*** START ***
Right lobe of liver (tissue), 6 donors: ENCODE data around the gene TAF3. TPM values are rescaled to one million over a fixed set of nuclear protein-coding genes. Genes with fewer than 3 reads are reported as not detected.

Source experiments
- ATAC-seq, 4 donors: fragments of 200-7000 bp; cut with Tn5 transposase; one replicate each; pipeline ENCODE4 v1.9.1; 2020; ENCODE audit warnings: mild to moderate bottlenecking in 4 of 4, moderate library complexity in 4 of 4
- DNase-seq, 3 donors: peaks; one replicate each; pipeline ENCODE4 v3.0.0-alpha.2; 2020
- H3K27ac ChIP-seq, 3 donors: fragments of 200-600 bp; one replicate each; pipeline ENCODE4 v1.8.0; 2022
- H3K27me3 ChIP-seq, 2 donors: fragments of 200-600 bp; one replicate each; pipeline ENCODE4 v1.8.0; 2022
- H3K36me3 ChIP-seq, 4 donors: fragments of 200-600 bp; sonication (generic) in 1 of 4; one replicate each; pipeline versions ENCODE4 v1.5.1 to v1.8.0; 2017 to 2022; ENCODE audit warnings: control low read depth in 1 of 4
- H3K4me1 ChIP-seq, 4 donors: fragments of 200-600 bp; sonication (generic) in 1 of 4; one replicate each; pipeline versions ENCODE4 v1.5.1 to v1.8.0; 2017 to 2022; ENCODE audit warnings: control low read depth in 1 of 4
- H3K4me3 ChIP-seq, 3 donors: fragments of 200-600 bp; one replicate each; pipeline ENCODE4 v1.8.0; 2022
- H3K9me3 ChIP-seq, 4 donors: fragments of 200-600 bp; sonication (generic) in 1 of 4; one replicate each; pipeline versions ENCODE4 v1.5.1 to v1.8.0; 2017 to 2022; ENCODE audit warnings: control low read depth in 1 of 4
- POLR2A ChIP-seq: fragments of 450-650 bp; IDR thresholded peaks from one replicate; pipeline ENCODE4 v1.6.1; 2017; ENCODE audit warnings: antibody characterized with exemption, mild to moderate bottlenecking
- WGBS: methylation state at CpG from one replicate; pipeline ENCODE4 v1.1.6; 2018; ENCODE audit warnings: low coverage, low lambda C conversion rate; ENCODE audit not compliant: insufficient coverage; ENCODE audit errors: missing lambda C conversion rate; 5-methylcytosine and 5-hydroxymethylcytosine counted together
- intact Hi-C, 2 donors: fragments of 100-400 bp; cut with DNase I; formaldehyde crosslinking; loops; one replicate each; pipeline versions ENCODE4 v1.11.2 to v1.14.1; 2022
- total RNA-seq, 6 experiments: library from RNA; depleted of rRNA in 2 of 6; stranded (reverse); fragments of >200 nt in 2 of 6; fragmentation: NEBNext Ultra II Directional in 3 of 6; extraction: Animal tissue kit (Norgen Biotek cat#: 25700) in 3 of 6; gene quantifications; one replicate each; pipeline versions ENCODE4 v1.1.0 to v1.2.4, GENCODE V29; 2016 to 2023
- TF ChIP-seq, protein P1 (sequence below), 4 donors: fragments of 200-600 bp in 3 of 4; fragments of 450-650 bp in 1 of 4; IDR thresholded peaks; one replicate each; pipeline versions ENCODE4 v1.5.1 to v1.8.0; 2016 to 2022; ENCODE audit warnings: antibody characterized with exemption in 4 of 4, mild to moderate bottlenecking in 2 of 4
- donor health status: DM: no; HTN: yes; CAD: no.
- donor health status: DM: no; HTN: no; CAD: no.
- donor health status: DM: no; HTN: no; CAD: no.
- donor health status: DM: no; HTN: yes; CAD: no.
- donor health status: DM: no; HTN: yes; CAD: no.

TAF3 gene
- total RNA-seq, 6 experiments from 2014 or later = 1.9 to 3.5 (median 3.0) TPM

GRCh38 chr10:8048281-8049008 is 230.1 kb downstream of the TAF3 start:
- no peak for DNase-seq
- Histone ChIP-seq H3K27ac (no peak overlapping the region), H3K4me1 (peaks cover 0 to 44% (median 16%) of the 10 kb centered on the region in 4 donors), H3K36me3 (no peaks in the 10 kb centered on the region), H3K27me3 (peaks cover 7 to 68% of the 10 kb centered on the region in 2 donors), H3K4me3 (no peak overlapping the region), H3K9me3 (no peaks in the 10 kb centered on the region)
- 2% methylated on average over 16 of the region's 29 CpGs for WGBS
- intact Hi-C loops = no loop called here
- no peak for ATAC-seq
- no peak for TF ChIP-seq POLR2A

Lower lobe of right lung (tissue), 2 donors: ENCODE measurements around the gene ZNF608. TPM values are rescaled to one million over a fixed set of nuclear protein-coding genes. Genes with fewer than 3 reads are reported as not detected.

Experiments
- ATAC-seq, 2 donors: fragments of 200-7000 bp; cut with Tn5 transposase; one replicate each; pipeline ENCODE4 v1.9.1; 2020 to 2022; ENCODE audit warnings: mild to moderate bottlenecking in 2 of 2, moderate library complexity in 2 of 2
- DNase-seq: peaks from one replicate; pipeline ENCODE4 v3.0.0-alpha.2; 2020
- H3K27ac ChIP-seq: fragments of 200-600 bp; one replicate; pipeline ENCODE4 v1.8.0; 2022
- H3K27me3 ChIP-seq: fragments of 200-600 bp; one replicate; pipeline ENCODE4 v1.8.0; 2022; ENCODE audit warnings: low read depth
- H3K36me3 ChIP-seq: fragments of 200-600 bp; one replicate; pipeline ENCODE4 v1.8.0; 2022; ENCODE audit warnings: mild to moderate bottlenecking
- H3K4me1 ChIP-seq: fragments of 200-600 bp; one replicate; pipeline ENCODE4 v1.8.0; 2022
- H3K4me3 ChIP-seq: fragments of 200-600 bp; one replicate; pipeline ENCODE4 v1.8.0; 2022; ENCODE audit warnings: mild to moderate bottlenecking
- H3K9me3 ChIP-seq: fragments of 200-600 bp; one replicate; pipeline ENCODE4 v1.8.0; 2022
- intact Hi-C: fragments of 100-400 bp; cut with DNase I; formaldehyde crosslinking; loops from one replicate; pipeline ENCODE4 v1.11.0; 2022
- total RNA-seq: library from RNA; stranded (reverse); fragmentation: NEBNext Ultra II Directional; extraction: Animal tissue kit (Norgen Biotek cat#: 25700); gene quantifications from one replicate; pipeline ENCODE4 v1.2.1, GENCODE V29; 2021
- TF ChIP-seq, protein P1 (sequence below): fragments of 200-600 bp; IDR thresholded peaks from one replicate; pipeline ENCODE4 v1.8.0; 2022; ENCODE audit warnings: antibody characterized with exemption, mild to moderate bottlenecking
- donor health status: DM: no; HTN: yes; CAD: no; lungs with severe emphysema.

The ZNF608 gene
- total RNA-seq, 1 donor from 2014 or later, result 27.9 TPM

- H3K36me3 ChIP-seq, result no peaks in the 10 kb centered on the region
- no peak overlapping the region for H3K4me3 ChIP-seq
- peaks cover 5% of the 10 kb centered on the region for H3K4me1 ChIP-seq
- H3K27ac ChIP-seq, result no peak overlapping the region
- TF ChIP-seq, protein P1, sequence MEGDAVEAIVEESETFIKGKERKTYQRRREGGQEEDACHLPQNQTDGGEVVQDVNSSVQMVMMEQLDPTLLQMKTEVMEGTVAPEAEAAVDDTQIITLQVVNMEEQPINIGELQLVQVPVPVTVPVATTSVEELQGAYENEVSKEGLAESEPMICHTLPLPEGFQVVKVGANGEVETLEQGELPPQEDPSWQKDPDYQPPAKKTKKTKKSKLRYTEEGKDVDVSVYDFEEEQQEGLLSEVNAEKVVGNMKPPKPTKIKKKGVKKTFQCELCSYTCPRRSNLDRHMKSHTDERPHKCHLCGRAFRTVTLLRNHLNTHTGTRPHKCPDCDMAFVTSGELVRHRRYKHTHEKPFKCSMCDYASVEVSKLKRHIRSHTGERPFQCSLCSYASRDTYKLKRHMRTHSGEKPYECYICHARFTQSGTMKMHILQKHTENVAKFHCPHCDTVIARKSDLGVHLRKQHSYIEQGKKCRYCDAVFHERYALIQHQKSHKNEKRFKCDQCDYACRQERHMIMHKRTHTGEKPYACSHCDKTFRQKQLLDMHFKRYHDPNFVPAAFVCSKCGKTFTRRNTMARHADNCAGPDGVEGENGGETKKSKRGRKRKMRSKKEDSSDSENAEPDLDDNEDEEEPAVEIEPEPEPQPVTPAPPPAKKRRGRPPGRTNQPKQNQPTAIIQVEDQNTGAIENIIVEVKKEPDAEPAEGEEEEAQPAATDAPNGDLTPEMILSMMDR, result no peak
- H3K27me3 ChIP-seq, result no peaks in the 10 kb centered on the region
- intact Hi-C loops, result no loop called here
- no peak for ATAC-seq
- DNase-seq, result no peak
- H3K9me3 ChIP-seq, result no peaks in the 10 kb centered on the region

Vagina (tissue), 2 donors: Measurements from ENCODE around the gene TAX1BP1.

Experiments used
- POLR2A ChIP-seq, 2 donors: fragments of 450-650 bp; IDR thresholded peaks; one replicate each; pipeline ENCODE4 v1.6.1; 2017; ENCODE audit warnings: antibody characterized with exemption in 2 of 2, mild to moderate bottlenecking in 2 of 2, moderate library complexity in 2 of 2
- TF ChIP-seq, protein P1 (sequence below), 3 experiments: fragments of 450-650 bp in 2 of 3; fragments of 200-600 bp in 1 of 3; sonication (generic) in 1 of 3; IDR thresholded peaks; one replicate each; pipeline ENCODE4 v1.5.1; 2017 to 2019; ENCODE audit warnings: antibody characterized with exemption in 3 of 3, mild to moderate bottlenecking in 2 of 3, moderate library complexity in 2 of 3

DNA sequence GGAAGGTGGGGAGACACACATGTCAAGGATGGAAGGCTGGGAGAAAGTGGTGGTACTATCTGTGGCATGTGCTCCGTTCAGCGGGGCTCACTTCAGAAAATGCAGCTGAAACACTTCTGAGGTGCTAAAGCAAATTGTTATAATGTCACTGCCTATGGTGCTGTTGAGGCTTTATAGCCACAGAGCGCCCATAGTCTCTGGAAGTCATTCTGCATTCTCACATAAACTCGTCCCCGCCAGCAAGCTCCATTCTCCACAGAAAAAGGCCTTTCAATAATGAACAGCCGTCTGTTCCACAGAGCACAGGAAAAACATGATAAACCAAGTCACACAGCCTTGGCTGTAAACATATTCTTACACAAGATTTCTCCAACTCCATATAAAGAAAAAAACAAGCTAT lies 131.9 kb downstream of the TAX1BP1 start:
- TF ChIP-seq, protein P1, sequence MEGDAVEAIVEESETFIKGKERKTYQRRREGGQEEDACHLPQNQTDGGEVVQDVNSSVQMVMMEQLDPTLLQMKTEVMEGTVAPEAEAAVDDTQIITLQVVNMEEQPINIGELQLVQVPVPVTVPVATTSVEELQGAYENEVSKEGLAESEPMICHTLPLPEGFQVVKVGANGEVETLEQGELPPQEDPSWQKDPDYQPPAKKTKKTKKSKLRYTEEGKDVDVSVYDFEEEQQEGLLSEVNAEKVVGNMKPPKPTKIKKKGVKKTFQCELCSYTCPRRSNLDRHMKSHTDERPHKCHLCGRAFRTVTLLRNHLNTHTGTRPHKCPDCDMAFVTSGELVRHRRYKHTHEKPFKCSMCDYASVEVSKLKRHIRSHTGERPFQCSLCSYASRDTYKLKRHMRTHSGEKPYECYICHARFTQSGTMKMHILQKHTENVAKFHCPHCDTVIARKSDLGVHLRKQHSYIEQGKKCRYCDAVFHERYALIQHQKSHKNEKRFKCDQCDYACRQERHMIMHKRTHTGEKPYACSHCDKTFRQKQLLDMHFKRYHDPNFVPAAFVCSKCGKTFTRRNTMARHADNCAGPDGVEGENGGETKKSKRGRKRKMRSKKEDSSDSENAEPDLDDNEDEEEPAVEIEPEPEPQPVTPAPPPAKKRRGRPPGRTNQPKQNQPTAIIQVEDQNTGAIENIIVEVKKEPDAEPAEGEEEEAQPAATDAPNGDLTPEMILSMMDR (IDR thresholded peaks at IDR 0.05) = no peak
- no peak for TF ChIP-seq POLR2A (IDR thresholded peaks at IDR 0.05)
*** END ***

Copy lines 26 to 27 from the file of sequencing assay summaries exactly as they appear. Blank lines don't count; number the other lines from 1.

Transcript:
- 2% methylated on average over 16 of the region's 29 CpGs for WGBS
- intact Hi-C loops = no loop called here